4. Linting Warnings: If there are any linting warnings in your code (for example, if you’ve violated the rules set up by ESLint), those warnings will be displayed in the console.

How to use react-scripts start

To start your app in development mode, you need to run the start script in your package.json. You can do this by running the following command in your terminal:

npm start

Or, if you’re using Yarn:

yarn start

This will start your app, and you can view it by opening http://localhost:3000 in your browser.

Example

Let’s say you have a simple React app with an App component:

import React from 'react';

function App() {
  return <h1>Hello, world!</h1>;
}

export default App;

You can start this app by running npm start or yarn start. Then, if you open http://localhost:3000 in your browser, you’ll see “Hello, world!” displayed on the page.

Utilizing react-scripts build

The react-scripts build command is used to create a production-ready build of your application. It’s part of the react-scripts package, which is included in all projects created with the Create React App (CRA).

What does react-scripts build do?

When you run react-scripts build, several things happen:

  1. Code Optimization: Your React code minifies and optimizes for performance. This includes removing comments and whitespace, transforming the code for better performance, and more.

  2. Asset Optimization: All your assets (like images and fonts) are optimized. They’re renamed with hashes for cache busting and smaller images are inlined to save HTTP requests.

  3. CSS Extraction: Your CSS is extracted from your JavaScript bundles into separate CSS files. This allows the browser to cache the CSS separately from the JavaScript.

  4. Build Output: All your optimized code and assets are output to a build directory in your project. This directory contains everything needed to deploy your application.

How to use react-scripts build

To create a production build of your app, you need to run the build script in your package.json. You can do this by running the following command in your terminal:

npm run build

Or, if you’re using Yarn:

yarn build

This will create a build directory in your project with all your compiled and optimized code.

For example, let’s say you have a simple React app with an App component:

import React from 'react';

function App() {
  return <h1>Hello, world!</h1>;
}

export default App;

You can create a production build of this app by running npm run build or yarn build. Then, if you look in the build directory, you’ll see your optimized and minified code ready for deployment.

Executing react-scripts test

The react-scripts test command is used to run tests in your application. It’s part of the react-scripts package, which is included in all projects created with the Create React App (CRA).

What does react-scripts test do?

When you run the react-scripts test, several things happen:

  1. Test Runner: Jest, a JavaScript testing framework, is started in watch mode. This means that Jest will automatically re-run your tests when it detects a change in your files.

  2. Interactive Mode: Jest runs in an interactive mode in the terminal. You can choose to run all tests or only a selection of tests, and you can filter by filename or test name.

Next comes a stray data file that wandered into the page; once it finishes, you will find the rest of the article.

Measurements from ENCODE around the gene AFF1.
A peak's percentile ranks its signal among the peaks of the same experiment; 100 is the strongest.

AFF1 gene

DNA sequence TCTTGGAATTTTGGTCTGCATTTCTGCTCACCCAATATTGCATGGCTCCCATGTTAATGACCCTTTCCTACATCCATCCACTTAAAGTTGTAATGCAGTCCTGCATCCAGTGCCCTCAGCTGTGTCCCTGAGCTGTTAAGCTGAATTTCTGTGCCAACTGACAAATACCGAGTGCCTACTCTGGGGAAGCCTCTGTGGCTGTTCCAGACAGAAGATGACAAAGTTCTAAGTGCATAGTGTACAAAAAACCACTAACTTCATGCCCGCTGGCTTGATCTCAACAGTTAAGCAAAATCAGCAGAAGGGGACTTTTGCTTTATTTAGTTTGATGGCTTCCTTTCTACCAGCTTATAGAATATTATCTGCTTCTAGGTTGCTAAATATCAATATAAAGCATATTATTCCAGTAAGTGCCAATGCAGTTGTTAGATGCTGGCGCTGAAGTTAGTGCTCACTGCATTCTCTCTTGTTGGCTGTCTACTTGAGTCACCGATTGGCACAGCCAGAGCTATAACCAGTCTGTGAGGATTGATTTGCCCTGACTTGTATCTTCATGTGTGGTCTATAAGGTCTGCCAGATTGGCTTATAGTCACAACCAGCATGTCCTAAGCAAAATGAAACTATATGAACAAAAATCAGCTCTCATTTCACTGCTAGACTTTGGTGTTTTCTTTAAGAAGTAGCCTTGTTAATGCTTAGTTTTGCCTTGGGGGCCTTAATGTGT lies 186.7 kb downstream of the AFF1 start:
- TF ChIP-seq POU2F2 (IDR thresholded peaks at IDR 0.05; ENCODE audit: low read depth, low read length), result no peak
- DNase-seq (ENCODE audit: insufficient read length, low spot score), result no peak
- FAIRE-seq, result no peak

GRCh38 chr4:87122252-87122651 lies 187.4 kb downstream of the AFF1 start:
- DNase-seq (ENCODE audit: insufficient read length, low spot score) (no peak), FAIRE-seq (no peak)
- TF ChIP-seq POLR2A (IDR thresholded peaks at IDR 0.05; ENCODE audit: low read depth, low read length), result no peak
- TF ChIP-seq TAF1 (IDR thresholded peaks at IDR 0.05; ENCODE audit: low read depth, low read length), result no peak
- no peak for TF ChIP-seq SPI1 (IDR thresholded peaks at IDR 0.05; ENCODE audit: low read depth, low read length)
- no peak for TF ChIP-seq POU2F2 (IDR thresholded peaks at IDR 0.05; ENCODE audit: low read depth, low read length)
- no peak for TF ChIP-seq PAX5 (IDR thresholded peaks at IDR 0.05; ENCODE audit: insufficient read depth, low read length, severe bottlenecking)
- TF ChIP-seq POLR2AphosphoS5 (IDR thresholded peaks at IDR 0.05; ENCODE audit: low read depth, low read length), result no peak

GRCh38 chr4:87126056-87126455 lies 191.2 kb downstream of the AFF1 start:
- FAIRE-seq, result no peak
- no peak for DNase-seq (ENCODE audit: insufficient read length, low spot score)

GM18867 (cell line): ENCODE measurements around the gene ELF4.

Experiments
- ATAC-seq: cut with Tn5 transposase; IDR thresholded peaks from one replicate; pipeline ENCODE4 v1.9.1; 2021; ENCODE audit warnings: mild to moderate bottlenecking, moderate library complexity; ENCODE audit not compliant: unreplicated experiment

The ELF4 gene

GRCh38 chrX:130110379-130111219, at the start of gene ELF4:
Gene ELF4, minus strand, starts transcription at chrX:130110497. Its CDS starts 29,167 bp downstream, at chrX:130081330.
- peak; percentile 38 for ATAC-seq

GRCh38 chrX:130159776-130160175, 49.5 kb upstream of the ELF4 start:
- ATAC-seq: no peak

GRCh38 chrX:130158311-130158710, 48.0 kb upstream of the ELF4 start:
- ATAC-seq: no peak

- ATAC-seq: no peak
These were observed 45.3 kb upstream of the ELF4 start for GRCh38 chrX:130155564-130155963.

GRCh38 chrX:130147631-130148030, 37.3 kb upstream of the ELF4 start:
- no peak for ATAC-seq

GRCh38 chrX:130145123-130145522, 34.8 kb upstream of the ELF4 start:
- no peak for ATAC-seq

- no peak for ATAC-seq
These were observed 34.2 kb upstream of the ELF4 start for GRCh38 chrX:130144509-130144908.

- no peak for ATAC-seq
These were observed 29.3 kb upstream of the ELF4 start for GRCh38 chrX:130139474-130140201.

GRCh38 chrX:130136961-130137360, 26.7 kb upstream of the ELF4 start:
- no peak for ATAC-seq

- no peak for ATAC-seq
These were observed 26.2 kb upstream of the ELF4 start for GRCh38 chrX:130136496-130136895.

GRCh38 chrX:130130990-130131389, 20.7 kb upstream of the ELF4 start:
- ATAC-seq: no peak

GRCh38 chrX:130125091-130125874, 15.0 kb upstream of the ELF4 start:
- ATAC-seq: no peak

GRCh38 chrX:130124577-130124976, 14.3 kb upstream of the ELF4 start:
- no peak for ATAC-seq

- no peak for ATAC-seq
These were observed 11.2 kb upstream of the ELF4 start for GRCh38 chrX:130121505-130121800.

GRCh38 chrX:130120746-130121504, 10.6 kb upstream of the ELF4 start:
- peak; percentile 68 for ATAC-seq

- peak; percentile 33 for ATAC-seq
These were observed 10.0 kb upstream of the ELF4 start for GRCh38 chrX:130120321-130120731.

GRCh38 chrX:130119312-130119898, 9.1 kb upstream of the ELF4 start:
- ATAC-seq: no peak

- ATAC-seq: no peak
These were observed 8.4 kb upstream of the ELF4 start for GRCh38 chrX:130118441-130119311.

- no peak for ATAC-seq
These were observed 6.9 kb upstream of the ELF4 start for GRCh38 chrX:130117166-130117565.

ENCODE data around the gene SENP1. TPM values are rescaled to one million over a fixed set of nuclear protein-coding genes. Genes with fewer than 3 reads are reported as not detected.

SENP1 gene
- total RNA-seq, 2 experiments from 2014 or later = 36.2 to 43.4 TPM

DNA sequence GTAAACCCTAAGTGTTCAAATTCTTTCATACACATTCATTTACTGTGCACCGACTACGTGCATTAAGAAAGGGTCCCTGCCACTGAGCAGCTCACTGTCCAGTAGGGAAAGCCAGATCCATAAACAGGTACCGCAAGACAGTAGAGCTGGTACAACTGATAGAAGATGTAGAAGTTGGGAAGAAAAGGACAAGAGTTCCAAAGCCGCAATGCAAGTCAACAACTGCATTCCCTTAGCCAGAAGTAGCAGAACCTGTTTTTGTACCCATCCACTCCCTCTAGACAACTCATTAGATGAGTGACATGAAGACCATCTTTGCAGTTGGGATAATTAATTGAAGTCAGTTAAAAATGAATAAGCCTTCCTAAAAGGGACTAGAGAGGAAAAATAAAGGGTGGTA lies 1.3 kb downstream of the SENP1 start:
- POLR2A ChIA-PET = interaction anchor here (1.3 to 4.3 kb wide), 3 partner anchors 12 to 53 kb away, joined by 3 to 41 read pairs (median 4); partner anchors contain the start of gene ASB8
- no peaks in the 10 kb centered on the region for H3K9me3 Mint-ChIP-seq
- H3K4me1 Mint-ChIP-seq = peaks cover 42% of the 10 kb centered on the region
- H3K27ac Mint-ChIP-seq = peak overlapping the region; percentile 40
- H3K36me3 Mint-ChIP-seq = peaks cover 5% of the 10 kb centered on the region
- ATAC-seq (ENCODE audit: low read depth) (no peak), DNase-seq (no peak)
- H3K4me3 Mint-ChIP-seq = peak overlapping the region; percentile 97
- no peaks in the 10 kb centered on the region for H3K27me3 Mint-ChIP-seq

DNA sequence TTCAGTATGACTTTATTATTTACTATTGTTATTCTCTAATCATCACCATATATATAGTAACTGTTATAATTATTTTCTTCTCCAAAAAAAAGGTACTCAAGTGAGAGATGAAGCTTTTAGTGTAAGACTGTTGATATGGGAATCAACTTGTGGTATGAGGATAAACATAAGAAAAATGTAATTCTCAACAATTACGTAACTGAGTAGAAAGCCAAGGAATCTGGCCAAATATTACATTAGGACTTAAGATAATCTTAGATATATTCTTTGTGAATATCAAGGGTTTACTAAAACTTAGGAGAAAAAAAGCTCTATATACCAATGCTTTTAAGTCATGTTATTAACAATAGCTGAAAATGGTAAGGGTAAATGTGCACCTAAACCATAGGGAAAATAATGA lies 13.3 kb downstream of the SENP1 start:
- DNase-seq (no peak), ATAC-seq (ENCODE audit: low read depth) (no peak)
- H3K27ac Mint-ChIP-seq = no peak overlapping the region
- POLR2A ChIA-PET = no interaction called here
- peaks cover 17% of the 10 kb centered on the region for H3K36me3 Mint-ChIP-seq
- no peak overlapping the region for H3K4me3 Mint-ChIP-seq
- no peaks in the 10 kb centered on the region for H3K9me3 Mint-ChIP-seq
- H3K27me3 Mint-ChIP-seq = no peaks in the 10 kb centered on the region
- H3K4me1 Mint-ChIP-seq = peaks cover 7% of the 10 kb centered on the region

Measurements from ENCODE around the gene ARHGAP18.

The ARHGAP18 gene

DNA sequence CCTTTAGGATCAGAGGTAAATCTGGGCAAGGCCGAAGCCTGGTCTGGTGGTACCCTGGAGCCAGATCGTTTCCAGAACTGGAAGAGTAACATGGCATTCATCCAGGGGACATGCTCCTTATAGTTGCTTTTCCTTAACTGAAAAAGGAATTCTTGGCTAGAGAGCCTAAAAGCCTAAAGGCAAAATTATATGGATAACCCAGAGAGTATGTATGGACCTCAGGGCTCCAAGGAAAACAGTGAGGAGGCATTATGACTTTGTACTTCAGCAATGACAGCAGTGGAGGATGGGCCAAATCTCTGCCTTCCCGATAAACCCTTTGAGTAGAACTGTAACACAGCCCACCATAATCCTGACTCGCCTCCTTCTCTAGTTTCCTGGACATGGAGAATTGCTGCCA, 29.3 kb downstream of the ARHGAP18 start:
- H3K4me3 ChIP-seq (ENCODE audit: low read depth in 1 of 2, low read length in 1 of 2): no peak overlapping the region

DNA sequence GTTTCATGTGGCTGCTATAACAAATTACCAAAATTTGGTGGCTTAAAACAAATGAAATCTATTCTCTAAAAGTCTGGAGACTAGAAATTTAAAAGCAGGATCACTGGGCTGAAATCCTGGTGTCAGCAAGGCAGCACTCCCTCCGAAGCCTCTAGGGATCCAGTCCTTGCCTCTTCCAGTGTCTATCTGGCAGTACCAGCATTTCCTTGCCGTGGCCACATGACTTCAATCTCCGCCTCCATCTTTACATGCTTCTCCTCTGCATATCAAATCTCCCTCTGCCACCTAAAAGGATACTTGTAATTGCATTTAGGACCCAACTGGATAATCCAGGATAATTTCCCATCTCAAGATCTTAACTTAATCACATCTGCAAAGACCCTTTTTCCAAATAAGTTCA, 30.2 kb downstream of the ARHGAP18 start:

3. Code Coverage: You can also generate a code coverage report by running react-scripts test –coverage. This will tell you how much of your code is covered by tests.

How to use react-scripts test

To run your tests, you need to run the test script in your package.json. You can do this by running the following command in your terminal:

npm test

Or, if you’re using Yarn:

yarn test

This will start Jest in watch mode. Any time you save a file, it will re-run the tests.

Illustratively, let’s say you have a simple React component and a test for it:

// Component: Button.js
import React from 'react';

const Button = ({ onClick, children }) => (
  <button onClick={onClick}>{children}</button>
);

export default Button;

// Test: Button.test.js
import React from 'react';
import { render, fireEvent } from '@testing-library/react';
import Button from './Button';

test('renders the correct content and responds to click event', () => {
  const handleClick = jest.fn();
  const { getByText } = render(<Button onClick={handleClick}>Click Me!</Button>);

  // Assert the button content
  expect(getByText('Click Me!')).not.toBeNull();

  // Simulate a click event
  fireEvent.click(getByText('Click Me!'));

  // Assert the onClick handler is called
  expect(handleClick).toHaveBeenCalled();
});

You can run this test by running the npm test or yarn test. Jest will run the test and report the results in the terminal.

Employing react-scripts eject

The react-scripts eject command is a part of the react-scripts package, which is included in all projects created with Create React App (CRA). This command is used when you want to customize the build configuration of your application.

What does react-scripts eject do?

When you run react-scripts eject, several things happen:

  1. Configuration Exposure: All the configuration files and scripts that were previously hidden are copied into your project. This includes configuration for Babel, Webpack, ESLint, and others.

  2. Dependency Update: The single build dependency (react-scripts) in your package.json file is removed. All the individual packages that react-scripts depend on are added to your package.json file.